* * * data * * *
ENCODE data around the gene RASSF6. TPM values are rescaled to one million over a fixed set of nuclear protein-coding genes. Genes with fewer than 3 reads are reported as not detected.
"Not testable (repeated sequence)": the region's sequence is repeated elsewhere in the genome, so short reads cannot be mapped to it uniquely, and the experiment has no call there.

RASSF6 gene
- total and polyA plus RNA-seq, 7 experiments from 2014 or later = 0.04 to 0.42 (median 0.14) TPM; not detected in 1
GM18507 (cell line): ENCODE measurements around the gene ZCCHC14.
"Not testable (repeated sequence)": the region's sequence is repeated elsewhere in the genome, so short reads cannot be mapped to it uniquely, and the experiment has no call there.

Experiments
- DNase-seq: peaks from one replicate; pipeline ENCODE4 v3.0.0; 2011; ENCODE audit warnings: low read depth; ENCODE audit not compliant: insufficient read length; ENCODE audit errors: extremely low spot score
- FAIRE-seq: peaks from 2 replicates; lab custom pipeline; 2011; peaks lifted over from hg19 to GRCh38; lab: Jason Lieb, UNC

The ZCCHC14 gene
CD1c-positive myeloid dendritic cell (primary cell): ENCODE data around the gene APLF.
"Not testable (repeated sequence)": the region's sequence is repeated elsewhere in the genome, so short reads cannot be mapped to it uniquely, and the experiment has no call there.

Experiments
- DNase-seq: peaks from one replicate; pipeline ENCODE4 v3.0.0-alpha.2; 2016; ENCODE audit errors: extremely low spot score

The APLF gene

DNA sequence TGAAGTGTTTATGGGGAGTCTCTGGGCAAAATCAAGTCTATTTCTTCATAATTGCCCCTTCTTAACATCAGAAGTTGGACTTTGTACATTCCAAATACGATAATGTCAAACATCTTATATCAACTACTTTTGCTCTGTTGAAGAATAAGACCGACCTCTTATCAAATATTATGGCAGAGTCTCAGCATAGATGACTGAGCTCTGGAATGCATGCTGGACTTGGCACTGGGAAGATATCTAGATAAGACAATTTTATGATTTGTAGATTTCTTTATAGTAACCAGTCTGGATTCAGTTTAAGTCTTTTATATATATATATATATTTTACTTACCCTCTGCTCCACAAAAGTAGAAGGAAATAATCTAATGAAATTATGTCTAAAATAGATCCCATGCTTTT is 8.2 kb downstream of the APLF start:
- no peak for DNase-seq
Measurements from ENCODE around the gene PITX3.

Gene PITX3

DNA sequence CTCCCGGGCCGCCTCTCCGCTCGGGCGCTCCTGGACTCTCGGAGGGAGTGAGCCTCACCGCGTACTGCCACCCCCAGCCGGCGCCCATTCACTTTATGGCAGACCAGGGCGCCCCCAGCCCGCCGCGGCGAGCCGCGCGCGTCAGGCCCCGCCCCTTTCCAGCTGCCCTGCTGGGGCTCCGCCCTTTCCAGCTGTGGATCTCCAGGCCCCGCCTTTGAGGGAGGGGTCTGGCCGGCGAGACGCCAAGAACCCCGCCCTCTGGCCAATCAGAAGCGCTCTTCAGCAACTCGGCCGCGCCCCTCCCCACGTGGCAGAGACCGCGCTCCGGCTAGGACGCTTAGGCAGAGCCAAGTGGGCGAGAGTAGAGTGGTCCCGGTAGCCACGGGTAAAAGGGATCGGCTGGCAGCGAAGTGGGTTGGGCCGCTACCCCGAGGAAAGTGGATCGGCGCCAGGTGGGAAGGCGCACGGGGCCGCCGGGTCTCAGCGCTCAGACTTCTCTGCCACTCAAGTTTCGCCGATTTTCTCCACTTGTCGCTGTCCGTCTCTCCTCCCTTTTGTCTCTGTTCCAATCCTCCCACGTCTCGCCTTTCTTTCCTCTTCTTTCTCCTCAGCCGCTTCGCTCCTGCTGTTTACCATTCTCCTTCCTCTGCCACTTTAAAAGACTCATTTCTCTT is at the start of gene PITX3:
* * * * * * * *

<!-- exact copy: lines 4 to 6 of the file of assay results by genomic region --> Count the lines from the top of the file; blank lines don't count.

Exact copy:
- total and polyA plus RNA-seq, 7 experiments from 2014 or later = 0.04 to 0.42 (median 0.14) TPM; not detected in 1
GM18507 (cell line): ENCODE measurements around the gene ZCCHC14.
"Not testable (repeated sequence)": the region's sequence is repeated elsewhere in the genome, so short reads cannot be mapped to it uniquely, and the experiment has no call there.